The Big Blue Dot

I love resolutions. I make resolutions like some people make bowls of cereal - often and with little regard for the sugary consequence. NYE, Passover, first day of Summer, first day of Winter, Thanksgiving, second thunderstorm of the sixth month of the year... basically, whenever the mood to resolve something strikes me. As you can probably imagine, someone who makes this many resolutions keeps just a small percentage of them. I know this sounds like an insane and fickle system for making life changes but it works for me. The resolutions that stick? Well,  they're basically super glued. For years. A few examples of some are below and in no particular order:

  • Eating one Granny Smith apple every night before bed. (This assuages the need for late night unhealthy sugary snacks.)
  • Purchasing a new wallet every time I start a new job.
  • Cutting out all processed sugar during the week and only indulging on weekends.
  • Purchasing and arranging fresh flowers for the apartment once every week. 
  • Mopping the apartment every Thursday. 

About two years ago I resolved to start lighting Shabbat candles every Friday night. The intent was not only to practice a ritual of my faith which I find especially beautiful but to also find a way to mark time. Life in New York was rolling far too quickly and I wanted to create a moment for myself in each week when I could really hit pause and reflect. At first, the habit was quick - I'd light the candles, say the prayer, and be on my merry way for the night. But gradually, month by month, the resolution turned into much more. I still say the Shabbat blessing but it's the moments after which I find so much more meaningful.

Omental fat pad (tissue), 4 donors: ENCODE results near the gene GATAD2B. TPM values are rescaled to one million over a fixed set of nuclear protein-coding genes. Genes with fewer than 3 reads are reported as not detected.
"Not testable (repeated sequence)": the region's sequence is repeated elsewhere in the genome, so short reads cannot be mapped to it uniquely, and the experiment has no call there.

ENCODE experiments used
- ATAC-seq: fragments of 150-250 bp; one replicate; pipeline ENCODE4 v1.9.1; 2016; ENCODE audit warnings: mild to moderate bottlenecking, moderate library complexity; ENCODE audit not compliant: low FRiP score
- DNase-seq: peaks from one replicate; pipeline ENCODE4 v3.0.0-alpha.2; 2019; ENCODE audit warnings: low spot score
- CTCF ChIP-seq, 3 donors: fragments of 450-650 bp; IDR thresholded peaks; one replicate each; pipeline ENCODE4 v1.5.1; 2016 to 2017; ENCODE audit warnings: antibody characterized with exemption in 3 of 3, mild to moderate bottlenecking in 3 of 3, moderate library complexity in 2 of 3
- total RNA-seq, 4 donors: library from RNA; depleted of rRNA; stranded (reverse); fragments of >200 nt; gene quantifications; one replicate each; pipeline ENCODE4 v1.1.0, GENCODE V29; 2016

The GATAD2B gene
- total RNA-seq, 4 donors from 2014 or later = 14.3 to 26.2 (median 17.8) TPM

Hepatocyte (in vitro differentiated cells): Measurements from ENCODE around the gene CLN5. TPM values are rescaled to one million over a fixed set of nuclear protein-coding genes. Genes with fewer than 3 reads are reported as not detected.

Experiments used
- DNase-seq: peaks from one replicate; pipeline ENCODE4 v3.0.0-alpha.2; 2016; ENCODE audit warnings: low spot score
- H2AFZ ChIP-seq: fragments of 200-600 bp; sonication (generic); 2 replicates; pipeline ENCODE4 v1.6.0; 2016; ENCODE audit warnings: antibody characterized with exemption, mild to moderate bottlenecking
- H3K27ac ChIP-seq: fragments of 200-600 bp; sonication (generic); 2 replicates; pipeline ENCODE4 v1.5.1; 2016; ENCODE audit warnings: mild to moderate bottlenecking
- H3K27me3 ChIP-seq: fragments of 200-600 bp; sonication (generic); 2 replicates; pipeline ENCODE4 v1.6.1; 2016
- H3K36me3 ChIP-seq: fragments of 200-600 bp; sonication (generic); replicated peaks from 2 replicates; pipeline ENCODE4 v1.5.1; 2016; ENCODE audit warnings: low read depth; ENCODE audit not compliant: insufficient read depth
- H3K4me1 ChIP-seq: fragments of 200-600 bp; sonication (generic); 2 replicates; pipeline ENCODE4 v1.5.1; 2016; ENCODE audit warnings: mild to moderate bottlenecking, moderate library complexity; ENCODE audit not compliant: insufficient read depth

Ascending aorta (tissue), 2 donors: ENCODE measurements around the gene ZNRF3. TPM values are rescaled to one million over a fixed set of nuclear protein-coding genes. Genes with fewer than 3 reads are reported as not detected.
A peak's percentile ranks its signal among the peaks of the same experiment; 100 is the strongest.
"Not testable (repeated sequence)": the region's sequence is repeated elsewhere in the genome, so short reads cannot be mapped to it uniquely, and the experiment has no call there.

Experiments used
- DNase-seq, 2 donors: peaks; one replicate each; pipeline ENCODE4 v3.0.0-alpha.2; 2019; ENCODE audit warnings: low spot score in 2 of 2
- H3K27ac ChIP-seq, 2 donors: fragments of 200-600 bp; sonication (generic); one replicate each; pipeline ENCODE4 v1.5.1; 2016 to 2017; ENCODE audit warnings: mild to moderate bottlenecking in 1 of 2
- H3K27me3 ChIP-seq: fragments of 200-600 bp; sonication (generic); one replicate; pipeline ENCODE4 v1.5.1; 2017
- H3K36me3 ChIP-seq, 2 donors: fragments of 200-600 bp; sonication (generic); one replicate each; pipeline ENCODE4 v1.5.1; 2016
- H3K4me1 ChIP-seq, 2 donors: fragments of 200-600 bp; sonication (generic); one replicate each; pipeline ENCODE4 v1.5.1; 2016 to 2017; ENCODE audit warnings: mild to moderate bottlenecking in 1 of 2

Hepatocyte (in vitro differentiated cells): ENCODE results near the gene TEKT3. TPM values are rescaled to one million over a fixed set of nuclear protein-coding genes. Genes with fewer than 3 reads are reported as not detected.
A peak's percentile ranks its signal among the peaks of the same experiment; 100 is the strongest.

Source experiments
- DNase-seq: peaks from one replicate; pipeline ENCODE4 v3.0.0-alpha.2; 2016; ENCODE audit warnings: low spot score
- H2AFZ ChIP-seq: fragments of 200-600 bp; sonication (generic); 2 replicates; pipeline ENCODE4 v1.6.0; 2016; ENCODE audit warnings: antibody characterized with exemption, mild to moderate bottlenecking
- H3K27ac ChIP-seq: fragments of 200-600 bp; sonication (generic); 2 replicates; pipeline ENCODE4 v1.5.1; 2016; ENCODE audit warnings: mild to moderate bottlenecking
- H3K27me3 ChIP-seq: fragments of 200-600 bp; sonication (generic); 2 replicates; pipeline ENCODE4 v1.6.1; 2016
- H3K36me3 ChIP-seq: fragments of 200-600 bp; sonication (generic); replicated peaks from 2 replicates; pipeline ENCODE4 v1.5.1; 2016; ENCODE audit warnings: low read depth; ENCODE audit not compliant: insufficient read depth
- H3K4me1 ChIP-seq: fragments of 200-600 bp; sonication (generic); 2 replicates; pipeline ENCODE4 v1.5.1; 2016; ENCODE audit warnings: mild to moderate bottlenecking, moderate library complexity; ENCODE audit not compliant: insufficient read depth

I always thought that if I worked a religious ritual into my life it would mean that I would inevitably ask for things. Instead, it's turned into something completely different. It is during these few minutes each week that I stop and take stock of myself. Even more surprising, I've started saying thank you. For what ever reason, this weekly habit has turned into my own gratitude journal. Some weeks there's a lot to be grateful for and some weeks less but every week without fail, I assess all the things I feel blessed with.

Lately, one thing in particular comes to mind. When we moved into this apartment I was already pregnant and my first question was in regards to the nursery. Could we paint? As expected, the answer was that we could hang anything we wanted but no painting was allowed. At first I was upset because painting my baby's nursery was a right of passage I really looked forward to. But, eventually, as one is often forced to do in New York, I found an alternate solution. Big blue decal dots, purchased on Etsy, all over the bright white walls brought the playfulness called for in a child's room. 

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Ben started smiling a few weeks ago. At first they were uncertain, small, sheepish grins - often in response to boops on the nose. Then, gradually, the smiles got bigger and brighter. Now every morning we're greeted with a radiant baby smile. (It's virtually impossible to wake up with a case of the Mondays, or really any other day, when there's a brightly smiling baby just beaming at you.) Then, a few days ago, we noticed that his attention was squarely focused on one big blue dot - directly in his line of sight whenever we place him on the changing table. It is without fail, tested and tried. Regardless of my baby Ben being in a cranky mood or the best of spirits, the big blue dot makes him smile so wide my heart wants to burst and break at the same time.

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So, this week as the last, when I light candles on Friday night I'm going to say thank you. Thank you for our health, for the food on our table, for lots of different things. But more than anything, thank you for the big blue dot above the changing table. Because it's the first thing my son has identified in this hectic world that makes him inexplicably happy.  I am forever grateful for that. 

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